If it's an audio loop or one shot, play a single note at a time. The note that seems to sound "the best" is probably the root of the scale being used. You only have to figure out if it's a minor or major scale: try a few triads from either scale to determine if it's a minor or major scale. Alternatively use the S61 key feature and set the keyboard to minor or major, play the keys to find out wether a minor or major scale is used in the sample.

    Mind you, this might take some time and experience to train your ears. Things could even get more complicated when you try this method with jazzy or soulful loops because they tend to drop in notes or chords that are from another scale.

    Besides that, a bunch of 3rd party VST's have a scale detection feature built-in: to name a few Scaler 2, Serato Sample, Mixed In Key Live, ...

    Transposing a Maschine group is not possible just like that, but you can resample the whole group and change the pitch of the newly made sample.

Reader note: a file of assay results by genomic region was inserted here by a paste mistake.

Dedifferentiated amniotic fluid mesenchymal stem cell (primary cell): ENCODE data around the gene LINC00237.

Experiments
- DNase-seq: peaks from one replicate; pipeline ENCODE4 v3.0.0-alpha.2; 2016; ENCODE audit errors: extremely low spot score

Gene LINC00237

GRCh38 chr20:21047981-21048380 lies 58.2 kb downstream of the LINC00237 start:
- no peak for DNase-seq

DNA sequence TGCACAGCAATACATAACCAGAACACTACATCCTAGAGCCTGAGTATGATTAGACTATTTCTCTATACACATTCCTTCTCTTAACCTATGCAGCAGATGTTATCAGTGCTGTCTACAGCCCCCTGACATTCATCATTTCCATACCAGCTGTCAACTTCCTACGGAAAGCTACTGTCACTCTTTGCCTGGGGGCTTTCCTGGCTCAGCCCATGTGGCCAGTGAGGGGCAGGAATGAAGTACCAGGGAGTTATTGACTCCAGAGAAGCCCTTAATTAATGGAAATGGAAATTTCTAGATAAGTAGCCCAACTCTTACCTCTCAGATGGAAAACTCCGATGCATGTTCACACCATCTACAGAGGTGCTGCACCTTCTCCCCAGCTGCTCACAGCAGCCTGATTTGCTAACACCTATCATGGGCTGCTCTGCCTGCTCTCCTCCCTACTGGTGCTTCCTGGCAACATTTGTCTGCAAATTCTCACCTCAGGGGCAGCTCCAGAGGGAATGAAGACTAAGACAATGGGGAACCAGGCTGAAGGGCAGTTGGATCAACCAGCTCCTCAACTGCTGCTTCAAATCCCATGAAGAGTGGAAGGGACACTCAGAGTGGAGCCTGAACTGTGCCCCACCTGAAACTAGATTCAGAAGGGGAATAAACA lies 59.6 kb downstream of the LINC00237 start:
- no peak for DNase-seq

• EvertJG
    EvertJG Member Posts: 15 Member

    Hi Ed, thanks for that and that is all useful advice. In Key mode I can see the notes played and can work out the scale from that. Also, playing along it is fairly easy to work out when I'm in tune. I just wondered if the key/scale was documented somewhere. I noticed that in Key display mode the melodic sounds show the C key highlighted in most cases and perhaps that is the indicator of the scale?

  • EvertJG
    EvertJG Member Posts: 15 Member

    I may have found the solution to my own question. In the Maschine software, the root key is highlighted in Key view for each Sound. It can be changed in Mixer view, Sampler, Zone. Maybe that was already obvious to most but I'm glad I found it

  • D-One
    D-One Moderator Posts: 2,689 mod
    edited July 2023 Answer ✓

    Maschine offers zero key tonality indication, people have come to expect this to be clear in modern times (especially sample packs / Expansion equivalents) but Maschine is not known for keeping up with the times... 🤷‍♂️